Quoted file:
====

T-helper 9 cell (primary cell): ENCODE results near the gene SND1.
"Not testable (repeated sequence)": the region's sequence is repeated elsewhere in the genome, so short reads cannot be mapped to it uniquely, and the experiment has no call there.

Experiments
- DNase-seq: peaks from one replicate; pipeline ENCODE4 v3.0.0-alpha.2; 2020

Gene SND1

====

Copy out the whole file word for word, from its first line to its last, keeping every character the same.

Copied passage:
T-helper 9 cell (primary cell): ENCODE results near the gene SND1.
"Not testable (repeated sequence)": the region's sequence is repeated elsewhere in the genome, so short reads cannot be mapped to it uniquely, and the experiment has no call there.

Experiments
- DNase-seq: peaks from one replicate; pipeline ENCODE4 v3.0.0-alpha.2; 2020

Gene SND1